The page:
A few things to note about your photo: Do not wear white or black, or dress in vivid patterns. Be sure the background is in the light to medium range and not too busy. There should be no shadows across your face or body. Your wardrobe, the setting, and facial expression should match the tone of your book. Keep shooting with different variables (hair, lighting, background, pose) until you get the perfect shot. Let the public greet you the way you want to be seen.

Testimonials

It can be helpful to have advance praise for your book before it is published. Ask others who have a direct tie to your topic—preferably with some name recognition of their own—to read your manuscript and give you a quote. Then pull out short excerpts of these quotes to create a testimonial section on your website. A sentence or two from each person is enough. Your testimonial section will begin with these comments from people who are impressed with your writing, and will eventually expand to include reviews or comments from articles that you publish. It can also include e-mailed responses to talks or lectures that you have given, or those of colleagues in your field. Your testimonial page will grow as your platform expands, all of which can enhance a book deal. A good testimonial page (with entries that are all strictly true) can even help persuade a highly visible person to write a foreword to your book.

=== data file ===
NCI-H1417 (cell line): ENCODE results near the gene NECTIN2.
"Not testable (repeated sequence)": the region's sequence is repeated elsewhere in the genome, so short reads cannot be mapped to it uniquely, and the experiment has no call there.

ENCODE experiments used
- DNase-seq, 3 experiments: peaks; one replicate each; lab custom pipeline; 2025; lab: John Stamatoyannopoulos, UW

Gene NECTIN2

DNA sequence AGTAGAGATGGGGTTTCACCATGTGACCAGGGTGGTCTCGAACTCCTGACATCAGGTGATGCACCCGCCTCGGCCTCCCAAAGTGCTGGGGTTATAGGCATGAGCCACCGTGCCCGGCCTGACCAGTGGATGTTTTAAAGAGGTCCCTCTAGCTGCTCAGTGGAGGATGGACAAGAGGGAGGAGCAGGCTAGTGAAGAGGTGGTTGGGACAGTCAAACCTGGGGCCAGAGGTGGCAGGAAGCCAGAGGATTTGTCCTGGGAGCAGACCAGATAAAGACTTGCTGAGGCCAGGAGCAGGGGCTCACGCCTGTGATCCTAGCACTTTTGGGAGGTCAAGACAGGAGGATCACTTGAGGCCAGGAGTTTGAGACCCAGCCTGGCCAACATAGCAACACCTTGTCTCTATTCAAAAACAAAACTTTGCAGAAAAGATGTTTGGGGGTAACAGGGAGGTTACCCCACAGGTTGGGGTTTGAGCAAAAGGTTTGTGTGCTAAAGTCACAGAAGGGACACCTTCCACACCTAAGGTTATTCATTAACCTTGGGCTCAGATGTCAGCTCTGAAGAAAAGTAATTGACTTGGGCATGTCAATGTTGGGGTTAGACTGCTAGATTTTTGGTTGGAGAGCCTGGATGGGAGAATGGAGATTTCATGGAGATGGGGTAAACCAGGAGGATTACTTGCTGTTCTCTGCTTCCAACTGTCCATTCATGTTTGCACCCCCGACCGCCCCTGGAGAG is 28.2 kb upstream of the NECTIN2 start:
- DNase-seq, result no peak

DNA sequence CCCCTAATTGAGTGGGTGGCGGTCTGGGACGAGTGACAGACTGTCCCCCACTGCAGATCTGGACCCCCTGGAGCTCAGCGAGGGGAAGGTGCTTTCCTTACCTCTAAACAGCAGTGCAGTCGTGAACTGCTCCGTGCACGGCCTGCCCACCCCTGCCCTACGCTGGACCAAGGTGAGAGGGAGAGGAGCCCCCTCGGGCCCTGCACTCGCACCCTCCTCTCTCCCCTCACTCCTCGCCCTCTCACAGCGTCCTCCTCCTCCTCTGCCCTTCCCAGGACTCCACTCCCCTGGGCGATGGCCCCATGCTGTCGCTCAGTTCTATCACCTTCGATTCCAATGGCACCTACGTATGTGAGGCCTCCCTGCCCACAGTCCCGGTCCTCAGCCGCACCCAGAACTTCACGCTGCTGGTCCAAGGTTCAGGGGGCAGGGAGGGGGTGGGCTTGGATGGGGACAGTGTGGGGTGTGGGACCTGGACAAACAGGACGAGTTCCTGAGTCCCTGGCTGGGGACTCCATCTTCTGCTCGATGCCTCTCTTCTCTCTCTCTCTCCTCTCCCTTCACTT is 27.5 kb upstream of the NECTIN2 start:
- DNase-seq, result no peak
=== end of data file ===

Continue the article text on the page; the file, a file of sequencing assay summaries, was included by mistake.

E-Mail Mailing List

Your site should have a prominent area where visitors can sign up for your newsletter or mailing list. Over time, this builds a nice mailing list that you can use to promote your book when it hits the market. Be certain that your website has a “Contact” section so that visitors can write to your e-mail address. You don’t want to be hard to reach.

Newsletter

Another great way to build an e-mail list is to create an electronic newsletter to discuss your book project and alert readers to speeches, appearances, and signings, as well as to expand your platform. There are many new electronic newsletter services that provide attractively designed templates for your content. Ask Google or any Internet search engine for information on electronic newsletters. Use your mailing list for distribution. You can then monitor statistics such as: how many people opened your newsletter, what they specifically read, and whether they wish to continue receiving material from you. What was once prohibitively expensive is now quite affordable, with rates as low as fifteen dollars a month, depending on the number of names on your mailing list.

Blogs